Baltic ports’ perspective on biofouling

Dec 06 2019

Baltic ports’ perspective on biofouling

The Sustainable Shipping and Boating conference concluded today in Jurmala, Latvia. The event, organized by COMPLETE, focused on better biofouling and ballast water management. The Baltic Ports Organization (BPO) was present to shed some light on the ports’ perspective on the first of the two issues.

Shipping is the most important vector of introduction of harmful aquatic organisms and pathogens in marine environment worldwide. Such organisms can have significant socioeconomic and ecological impacts when they spread to new sea areas, as they can affect human health, livelihoods like aquaculture and fisheries or alter the structure of marine food webs. Thus, tackling the issue of biofouling, being one of the two major sources of introduction of invasive species along ballast water, is one to be considered by multiple parties involved in maritime transport and traffic.

The event offered a glimpse into the perspective of authorities, shipowners, leisure boat users and ports and how they approach the dangers related to biofouling. Bogdan Ołdakowski, BPO’s Secretary General, examined the extent to which ports themselves get involved in dealing with the issue. Based on three examples from Copenhagen-Malmö, Tallinnn and Gdynia, it became clear that their role is limited and in-water cleaning of ship hulls in ports occurs rather rarely.

In Malmö, permits required to perform hull cleaning operations were given only for ships running on the German route, since the municipal environmental authority believes that species inhabiting these waters are similar in nature. In Tallinn on the other hand, cleaning of the underwater parts of the hull is not allowed while in the harbour. A special permit issued by the Vessel Traffic Manager is required and these have been requested only a few times in recent years. Gdynia is the by far the most restrictive of the three ports due to the fact that in-water cleaning of ship hulls is prohibited in Polish ports. It is only allowed in the shipyards.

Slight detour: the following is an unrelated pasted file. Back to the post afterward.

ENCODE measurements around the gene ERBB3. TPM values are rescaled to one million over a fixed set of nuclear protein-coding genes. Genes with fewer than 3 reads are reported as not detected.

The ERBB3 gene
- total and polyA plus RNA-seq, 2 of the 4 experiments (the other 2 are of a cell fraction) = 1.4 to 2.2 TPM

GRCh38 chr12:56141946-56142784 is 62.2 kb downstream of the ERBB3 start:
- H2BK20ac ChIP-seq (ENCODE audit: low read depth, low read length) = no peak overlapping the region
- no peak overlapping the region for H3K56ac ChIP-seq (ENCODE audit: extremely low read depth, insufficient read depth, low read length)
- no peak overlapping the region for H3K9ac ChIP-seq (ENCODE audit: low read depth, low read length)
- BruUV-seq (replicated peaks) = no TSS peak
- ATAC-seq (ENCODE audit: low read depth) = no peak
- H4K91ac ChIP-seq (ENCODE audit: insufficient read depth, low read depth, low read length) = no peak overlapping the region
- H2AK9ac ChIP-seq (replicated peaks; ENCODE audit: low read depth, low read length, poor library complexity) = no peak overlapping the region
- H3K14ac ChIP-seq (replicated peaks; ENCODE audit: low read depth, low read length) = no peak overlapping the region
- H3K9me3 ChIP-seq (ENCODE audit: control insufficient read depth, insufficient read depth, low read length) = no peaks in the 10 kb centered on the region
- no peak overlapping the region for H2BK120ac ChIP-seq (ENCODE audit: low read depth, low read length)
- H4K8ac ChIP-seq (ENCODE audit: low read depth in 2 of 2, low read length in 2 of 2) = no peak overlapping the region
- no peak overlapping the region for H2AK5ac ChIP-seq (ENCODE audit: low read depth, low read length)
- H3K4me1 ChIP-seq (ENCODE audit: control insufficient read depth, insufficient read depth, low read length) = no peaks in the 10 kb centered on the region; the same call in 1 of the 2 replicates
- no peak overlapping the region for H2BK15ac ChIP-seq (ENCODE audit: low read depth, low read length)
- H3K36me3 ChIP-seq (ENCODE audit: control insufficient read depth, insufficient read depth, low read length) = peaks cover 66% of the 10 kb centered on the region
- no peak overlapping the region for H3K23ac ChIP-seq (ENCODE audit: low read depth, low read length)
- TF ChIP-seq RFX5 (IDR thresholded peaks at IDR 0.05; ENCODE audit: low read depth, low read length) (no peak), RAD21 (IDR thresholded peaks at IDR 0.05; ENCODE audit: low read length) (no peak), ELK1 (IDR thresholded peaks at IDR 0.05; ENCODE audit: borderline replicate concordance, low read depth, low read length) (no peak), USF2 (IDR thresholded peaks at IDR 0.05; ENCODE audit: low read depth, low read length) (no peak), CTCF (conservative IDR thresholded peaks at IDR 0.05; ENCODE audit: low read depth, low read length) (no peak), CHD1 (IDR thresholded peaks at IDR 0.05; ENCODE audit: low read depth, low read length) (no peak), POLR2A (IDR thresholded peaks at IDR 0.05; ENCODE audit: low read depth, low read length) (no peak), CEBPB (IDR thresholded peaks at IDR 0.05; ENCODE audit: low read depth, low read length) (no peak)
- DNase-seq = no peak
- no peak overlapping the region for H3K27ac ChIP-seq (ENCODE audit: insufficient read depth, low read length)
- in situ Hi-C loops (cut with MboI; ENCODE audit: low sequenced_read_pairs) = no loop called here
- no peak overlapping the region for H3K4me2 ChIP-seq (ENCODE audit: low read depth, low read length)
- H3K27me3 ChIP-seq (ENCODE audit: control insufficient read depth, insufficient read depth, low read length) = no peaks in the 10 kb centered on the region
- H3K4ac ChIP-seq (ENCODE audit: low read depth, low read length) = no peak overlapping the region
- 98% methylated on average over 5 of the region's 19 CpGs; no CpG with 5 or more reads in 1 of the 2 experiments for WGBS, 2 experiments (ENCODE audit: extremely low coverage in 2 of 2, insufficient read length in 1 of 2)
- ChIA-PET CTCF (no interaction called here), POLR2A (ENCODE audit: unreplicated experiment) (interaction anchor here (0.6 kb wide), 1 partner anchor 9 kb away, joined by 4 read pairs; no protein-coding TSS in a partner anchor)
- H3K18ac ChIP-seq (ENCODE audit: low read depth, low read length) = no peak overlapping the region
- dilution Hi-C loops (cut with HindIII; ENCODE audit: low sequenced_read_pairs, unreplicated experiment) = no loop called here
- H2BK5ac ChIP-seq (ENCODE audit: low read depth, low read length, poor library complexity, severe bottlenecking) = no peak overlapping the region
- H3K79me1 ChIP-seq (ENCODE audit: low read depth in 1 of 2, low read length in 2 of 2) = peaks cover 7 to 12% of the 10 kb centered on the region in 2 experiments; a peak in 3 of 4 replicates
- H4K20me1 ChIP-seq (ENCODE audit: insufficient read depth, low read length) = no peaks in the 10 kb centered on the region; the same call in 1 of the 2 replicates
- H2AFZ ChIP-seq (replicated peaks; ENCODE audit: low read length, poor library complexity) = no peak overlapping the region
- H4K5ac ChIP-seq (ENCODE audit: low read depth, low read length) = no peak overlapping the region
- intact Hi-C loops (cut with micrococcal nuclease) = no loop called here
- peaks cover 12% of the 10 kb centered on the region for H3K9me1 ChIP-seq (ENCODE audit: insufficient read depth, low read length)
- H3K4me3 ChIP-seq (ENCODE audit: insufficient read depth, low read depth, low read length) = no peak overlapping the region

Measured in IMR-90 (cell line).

The problem is certainly a complex one, further magnified by limited experience with antifouling practices and how they impact the levels of pollution and the absence of standardized cleaning procedures and infrastructure and the associated cost-efficiency analysis, as well as exact data on the quantities of biofouling waste.

Bogdan Ołdakowski, Secretary General, BPO, said after the meeting, “Alien species transported by ships with ballast water or biofouling may cause serious negative impact on marine environment, especially in such sensitive sea as the Baltic. It is important to take part in the dialogue with other stakeholders in order to carry out a roadmap aiming at lowering the impact from biofouling in the Baltic Sea.”

Risks associated with biofouling and ballast water management are manifold and the biggest of them is the lack of specific knowledge related to the rights and obligations of involved stakeholders, approaches for non-indigenous species monitoring and surveillance taken by the policymakers, legal aspects, as well as lack of proper communication between the involved parties.

The COMPLETE project aims to address these issues by bringing together partners with long-term expertise and know-how in innovative solutions for shipping, risk assessment and management systems, surveillance and monitoring. The participation of HELCOM ensures involvement of relevant institutions from all Baltic Sea countries, harmonising the implementation of the Ballast Water Management Convention and elaboration on the Baltic Sea region biofouling management strategy.

COMPLETE is funded by the Interreg Baltic Sea Region Programme. More information can be found on the project’s website.